Struggling Hong Kong Bitcoin and Ether ETFs

Hong Kong’s recently launched Bitcoin exchange-traded funds (ETFs) are not performing as well as their U.S. counterparts. Data from Farside Investors shows that the three spot Bitcoin ETFs launched in the East Asian city attracted $262 million in assets under management (AUM), with most of the investment made prior to the listing. In the first week of launch, the ETFs only saw inflows of less than $14 million, significantly lower than the billions that flowed into U.S. Bitcoin ETFs in January. Farside Investors commented that the launch of the ETFs in Hong Kong is not as significant as in the U.S.

The first-ever spot Ether ETFs in the world, also launched in Hong Kong, did not impress either. These ETFs have accumulated $54.2 million in AUM and $9.3 million in total inflows as of May 6. The Hong Kong spot crypto ETFs were seen as improvements compared to their U.S. counterparts as they are denominated in fiat currencies and allow for the direct purchase and redemption of ETF units using Bitcoin or Ether.

Senior Bloomberg ETF analyst Eric Balchunas noted that the Hong Kong ETFs have not attracted as much attention as those in the U.S., but they are already significant for the local market. The Hong Kong equities sector is relatively small with a total market cap of $4.5 trillion, compared to $50 trillion worth of listed equities across U.S. exchanges. The sector is also more illiquid due to slower economic growth in Mainland China since 2022.

A recent study by crypto exchange OSL found that nearly 80% of crypto-savvy investors in Hong Kong plan to invest in the new spot Bitcoin and Ether ETFs. These assets are currently not accessible to Mainland Chinese investors unless they also possess Hong Kong residency. Mainland Chinese investors face restrictions in purchasing these ETFs, resulting in low transaction volume.

Researchers at SoSoValue commented on the strict restrictions on investor qualifications for the Hong Kong cryptocurrency ETFs. Mainland investors cannot participate in transactions unless they meet specific requirements. The market anticipates that mainland funds will be traded through southbound Hong Kong Stock Connect, which is currently not allowed and expected to remain difficult to access for a while.

SoSoValue researchers also highlighted the difference in management fees between Hong Kong and the U.S. While the average annual management fees charged by U.S. issuers are 0.25%, Hong Kong crypto ETFs have management fees ranging from 0.85% to 1.99% annually. This fee difference makes the U.S. Bitcoin ETFs more cost-effective for institutional investors who are optimistic about the crypto market and want to hold it for a long time, according to SoSoValue.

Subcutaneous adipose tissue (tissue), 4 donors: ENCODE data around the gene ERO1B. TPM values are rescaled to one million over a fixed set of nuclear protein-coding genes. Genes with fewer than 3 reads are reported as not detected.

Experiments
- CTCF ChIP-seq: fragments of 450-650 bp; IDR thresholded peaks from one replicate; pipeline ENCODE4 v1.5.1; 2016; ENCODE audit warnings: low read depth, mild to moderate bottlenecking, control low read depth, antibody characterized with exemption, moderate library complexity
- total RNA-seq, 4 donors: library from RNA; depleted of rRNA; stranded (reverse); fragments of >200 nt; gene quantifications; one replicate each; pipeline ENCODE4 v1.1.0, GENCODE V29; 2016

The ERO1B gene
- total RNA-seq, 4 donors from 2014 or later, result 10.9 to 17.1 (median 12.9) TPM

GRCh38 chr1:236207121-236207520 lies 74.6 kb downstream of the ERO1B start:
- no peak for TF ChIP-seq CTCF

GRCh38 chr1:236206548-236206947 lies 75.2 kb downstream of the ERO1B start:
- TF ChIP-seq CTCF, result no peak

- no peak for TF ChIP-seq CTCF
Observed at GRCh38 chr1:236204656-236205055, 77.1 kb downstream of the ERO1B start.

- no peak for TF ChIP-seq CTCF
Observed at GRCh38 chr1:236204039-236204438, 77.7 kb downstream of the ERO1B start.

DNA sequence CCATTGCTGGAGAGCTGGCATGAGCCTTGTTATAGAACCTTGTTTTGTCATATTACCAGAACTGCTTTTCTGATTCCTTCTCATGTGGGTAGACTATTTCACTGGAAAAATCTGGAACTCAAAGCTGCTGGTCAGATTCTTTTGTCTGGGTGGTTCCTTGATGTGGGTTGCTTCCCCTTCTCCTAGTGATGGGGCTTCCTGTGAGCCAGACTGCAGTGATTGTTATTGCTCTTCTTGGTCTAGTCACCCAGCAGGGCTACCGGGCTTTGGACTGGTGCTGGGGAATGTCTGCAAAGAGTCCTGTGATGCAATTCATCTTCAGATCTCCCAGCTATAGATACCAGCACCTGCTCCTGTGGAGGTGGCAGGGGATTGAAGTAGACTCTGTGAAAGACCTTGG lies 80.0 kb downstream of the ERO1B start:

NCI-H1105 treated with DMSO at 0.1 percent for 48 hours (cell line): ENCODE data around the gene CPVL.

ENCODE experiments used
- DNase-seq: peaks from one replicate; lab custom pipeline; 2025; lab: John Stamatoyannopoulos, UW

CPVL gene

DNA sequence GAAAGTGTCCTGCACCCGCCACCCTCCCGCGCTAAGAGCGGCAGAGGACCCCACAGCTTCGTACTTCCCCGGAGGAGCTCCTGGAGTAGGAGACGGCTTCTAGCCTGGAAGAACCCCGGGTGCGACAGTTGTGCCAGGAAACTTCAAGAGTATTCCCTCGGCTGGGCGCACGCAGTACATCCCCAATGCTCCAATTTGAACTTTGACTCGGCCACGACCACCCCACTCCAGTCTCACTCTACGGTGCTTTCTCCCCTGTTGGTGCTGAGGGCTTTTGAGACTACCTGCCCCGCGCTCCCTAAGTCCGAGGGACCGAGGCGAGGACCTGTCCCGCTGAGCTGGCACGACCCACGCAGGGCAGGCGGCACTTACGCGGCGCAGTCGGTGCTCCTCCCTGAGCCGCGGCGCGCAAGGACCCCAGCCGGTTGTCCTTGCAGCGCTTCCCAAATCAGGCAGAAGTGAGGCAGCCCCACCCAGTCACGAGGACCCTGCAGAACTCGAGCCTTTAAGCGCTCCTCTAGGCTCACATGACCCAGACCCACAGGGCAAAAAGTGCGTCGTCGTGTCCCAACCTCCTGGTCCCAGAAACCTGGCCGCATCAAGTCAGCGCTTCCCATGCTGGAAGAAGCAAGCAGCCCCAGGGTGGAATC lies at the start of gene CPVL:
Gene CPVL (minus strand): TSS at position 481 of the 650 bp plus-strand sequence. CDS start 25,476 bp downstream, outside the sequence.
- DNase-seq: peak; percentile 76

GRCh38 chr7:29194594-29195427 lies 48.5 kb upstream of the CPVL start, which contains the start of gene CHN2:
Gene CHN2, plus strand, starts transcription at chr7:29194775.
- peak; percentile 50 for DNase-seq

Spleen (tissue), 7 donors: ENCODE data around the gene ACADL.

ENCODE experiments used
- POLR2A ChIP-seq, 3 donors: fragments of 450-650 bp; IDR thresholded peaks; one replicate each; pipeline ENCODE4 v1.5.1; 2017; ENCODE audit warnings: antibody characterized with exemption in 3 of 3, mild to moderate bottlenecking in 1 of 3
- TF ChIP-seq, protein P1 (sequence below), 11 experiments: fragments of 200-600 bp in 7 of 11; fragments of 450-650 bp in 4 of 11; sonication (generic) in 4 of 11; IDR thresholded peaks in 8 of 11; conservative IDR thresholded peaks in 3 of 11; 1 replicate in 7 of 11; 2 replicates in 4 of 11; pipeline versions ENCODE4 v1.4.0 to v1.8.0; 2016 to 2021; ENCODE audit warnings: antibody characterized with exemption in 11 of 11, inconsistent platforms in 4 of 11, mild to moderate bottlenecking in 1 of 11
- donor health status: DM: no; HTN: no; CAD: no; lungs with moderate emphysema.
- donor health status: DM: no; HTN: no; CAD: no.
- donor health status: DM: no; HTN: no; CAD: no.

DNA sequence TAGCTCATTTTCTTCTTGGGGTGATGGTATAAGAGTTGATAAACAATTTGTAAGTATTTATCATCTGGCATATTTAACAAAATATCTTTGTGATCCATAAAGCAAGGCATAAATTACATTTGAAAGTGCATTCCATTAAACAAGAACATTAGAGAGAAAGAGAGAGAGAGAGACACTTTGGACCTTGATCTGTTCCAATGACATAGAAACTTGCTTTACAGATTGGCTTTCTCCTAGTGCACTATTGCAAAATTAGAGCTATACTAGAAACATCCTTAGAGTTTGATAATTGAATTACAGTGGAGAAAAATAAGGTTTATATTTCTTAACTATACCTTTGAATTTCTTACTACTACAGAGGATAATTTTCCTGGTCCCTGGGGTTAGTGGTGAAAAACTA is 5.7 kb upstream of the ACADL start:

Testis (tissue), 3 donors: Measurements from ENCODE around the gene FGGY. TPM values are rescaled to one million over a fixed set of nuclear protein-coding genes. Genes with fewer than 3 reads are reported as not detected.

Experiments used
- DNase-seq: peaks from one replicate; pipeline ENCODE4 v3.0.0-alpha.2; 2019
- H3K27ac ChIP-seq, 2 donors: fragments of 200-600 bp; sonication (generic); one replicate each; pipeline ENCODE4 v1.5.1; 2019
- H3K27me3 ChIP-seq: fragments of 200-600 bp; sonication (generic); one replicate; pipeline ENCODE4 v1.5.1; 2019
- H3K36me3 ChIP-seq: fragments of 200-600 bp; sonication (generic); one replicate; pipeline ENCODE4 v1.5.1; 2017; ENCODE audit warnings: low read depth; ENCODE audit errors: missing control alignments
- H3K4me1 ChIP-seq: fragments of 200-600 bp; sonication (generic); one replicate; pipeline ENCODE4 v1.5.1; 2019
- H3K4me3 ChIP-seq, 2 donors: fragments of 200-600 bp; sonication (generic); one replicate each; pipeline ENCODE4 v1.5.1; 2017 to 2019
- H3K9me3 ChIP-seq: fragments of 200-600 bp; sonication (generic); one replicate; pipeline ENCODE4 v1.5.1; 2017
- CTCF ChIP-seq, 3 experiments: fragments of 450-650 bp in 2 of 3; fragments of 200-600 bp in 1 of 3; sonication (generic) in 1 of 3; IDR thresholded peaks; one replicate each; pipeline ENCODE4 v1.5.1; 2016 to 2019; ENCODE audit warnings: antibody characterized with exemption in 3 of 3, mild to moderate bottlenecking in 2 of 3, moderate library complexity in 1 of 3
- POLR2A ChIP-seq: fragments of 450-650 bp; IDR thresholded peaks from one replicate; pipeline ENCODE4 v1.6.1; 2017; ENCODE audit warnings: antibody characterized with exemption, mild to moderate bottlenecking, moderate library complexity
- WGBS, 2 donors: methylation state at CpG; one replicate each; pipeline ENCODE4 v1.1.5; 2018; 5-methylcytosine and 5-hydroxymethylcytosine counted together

10 thoughts on “Struggling Hong Kong Bitcoin and Ether ETFs

  1. The low transaction volume due to restrictions is definitely a challenge for the Hong Kong ETFs.

  2. I’m optimistic that with time, the Hong Kong cryptocurrency ETFs will attract more institutional investors.

  3. It’s disappointing to see the difference in management fees between Hong Kong and the U.S. Institutional investors will definitely find the U.S. Bitcoin ETFs more appealing

  4. It’s a shame that the launch of these ETFs in Hong Kong is not as significant as in the U.S. 😞 They were hoping for more success, but it seems to be falling short πŸ“‰

  5. The illiquidity of Hong Kong’s equities sector is definitely affecting the performance of these ETFs 😞 The slower economic growth in Mainland China is taking its toll πŸ“‰

  6. This is disappointing news for Hong Kong’s Bitcoin ETFs 😞 They were hoping for a strong start, but the inflows are nowhere near as impressive as the ones in the U.S. πŸ‡­πŸ‡°πŸ”»

  7. It’s exciting to see more opportunities for investors to access Bitcoin and Ether through ETFs.

  8. The differences in management fees between Hong Kong and the U.S. are definitely a factor to consider. πŸ’Έ

  9. It’s frustrating that Mainland Chinese investors are facing restrictions in purchasing these ETFs The transaction volume is suffering as a result

  10. The management fees for Hong Kong’s crypto ETFs are way too high compared to the U.S. counterparts 😭 It’s a major disadvantage for institutional investors who want to hold long-term πŸ“‰

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